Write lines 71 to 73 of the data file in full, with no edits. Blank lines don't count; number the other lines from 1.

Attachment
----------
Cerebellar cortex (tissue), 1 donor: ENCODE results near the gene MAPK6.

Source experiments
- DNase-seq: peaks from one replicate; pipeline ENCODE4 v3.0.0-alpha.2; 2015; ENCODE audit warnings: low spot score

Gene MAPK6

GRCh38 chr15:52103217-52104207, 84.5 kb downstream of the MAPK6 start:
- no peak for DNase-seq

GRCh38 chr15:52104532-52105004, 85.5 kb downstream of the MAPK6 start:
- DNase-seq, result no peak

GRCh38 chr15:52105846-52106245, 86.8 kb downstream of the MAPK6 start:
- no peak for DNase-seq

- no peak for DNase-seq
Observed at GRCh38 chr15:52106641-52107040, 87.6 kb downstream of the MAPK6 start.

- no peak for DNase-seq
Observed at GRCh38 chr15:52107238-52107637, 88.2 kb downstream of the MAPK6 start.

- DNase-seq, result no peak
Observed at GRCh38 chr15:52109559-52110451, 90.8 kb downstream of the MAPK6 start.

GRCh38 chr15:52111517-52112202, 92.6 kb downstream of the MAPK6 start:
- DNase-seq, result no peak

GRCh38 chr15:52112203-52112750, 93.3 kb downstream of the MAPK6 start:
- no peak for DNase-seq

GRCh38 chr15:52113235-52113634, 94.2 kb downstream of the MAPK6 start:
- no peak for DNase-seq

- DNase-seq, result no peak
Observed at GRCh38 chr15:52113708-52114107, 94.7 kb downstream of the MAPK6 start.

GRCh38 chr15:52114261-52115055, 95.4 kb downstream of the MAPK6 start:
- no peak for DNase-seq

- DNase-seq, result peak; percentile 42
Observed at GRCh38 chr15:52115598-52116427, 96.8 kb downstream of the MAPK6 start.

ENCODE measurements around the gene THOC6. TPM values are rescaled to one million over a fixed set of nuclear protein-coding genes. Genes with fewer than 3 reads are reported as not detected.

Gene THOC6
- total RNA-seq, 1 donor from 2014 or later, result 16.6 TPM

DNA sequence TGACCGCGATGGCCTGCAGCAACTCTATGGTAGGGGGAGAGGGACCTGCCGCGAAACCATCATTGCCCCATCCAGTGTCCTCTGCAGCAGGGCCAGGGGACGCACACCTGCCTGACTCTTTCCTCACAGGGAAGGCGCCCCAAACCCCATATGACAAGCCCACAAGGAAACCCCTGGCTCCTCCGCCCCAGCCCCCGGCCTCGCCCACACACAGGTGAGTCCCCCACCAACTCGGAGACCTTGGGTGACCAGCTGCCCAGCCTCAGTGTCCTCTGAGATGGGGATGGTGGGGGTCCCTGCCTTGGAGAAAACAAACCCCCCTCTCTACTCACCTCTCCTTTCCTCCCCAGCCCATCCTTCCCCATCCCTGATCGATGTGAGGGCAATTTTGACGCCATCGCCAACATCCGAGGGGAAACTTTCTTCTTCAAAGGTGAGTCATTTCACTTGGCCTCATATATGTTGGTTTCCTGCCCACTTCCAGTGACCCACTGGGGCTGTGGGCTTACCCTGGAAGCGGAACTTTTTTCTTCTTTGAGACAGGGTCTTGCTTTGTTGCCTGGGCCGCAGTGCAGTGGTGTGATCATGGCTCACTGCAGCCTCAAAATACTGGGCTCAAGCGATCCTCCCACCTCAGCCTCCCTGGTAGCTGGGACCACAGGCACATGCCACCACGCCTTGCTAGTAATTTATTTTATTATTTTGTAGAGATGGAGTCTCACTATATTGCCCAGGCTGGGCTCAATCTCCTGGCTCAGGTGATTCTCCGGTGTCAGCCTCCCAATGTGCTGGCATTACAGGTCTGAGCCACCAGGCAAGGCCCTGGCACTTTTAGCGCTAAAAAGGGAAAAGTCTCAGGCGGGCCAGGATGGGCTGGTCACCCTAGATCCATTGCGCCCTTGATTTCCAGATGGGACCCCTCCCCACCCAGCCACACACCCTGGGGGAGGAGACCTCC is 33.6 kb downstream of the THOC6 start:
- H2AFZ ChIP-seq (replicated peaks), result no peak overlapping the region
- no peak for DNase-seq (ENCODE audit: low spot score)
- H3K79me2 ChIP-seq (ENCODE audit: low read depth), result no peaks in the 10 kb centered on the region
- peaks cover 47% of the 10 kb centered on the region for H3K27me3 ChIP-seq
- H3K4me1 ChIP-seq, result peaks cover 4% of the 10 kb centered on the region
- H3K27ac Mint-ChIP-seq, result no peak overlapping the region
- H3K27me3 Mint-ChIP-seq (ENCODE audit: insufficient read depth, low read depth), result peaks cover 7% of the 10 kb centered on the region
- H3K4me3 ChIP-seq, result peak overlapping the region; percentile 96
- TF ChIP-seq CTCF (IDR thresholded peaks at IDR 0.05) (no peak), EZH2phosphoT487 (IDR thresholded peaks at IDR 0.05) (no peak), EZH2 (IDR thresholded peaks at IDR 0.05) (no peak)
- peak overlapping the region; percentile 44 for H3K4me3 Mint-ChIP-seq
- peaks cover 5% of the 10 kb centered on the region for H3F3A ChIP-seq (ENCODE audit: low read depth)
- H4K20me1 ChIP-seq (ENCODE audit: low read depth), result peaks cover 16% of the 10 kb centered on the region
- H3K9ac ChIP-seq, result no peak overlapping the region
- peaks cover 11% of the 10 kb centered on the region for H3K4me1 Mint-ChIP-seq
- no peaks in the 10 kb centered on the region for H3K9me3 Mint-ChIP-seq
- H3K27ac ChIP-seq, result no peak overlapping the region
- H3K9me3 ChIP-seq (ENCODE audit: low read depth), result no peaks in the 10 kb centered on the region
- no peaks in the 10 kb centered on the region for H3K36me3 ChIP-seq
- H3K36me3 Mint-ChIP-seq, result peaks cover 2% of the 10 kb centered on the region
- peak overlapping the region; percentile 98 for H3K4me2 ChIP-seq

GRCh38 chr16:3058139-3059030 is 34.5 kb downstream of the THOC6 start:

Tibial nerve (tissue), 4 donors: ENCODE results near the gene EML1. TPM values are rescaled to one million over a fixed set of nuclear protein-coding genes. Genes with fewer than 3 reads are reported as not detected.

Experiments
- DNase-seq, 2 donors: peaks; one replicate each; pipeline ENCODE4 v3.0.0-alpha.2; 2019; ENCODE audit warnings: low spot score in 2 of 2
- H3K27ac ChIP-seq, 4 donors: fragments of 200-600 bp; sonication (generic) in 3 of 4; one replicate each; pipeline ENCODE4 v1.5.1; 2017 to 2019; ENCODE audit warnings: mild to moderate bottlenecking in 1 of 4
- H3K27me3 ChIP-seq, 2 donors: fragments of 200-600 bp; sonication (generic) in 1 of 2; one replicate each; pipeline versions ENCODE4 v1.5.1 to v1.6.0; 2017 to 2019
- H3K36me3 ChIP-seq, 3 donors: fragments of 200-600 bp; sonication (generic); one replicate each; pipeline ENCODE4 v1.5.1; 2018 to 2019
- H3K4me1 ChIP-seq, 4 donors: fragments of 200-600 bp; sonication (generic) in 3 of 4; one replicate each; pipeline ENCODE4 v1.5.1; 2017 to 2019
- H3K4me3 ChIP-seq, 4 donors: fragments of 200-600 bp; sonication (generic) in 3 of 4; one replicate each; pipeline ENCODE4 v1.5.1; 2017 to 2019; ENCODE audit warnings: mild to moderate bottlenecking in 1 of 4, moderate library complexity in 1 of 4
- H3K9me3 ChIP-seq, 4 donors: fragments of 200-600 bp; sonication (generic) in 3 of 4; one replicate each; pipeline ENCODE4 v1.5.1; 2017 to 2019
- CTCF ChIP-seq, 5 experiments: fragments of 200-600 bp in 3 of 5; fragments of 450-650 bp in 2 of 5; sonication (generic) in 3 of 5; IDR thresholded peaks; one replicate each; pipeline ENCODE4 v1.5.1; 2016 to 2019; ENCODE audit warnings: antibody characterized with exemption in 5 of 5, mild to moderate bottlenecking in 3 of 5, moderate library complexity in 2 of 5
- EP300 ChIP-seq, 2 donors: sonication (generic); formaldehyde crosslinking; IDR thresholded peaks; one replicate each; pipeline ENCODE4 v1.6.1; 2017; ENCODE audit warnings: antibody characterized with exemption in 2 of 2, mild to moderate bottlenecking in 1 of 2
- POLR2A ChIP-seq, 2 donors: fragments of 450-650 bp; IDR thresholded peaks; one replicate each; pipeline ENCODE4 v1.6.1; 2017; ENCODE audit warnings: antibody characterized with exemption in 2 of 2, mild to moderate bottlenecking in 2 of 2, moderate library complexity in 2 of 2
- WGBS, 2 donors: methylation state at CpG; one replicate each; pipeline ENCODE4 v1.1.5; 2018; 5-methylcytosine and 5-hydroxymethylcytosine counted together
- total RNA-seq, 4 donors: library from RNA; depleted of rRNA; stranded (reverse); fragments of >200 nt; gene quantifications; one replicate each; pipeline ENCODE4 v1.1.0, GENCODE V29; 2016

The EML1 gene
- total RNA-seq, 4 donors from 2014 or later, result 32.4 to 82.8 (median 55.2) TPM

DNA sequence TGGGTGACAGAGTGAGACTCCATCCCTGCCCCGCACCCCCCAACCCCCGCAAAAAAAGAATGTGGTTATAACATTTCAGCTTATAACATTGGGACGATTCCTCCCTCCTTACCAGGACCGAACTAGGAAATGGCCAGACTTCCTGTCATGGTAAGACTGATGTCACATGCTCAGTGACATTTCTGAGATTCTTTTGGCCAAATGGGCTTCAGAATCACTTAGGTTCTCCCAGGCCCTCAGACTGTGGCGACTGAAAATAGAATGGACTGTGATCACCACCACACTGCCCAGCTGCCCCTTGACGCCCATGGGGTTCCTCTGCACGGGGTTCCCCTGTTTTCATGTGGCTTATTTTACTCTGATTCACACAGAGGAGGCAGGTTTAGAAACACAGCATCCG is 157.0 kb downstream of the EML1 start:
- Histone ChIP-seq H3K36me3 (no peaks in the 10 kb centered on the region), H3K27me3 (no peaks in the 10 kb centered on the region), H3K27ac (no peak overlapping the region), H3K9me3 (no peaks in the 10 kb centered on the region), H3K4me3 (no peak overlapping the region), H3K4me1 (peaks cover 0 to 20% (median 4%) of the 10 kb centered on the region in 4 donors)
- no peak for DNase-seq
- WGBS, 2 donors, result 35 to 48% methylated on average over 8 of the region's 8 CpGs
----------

- Histone ChIP-seq H3K36me3 (no peaks in the 10 kb centered on the region), H3K27me3 (no peaks in the 10 kb centered on the region), H3K27ac (no peak overlapping the region), H3K9me3 (no peaks in the 10 kb centered on the region), H3K4me3 (no peak overlapping the region), H3K4me1 (peaks cover 0 to 20% (median 4%) of the 10 kb centered on the region in 4 donors)
- no peak for DNase-seq
- WGBS, 2 donors, result 35 to 48% methylated on average over 8 of the region's 8 CpGs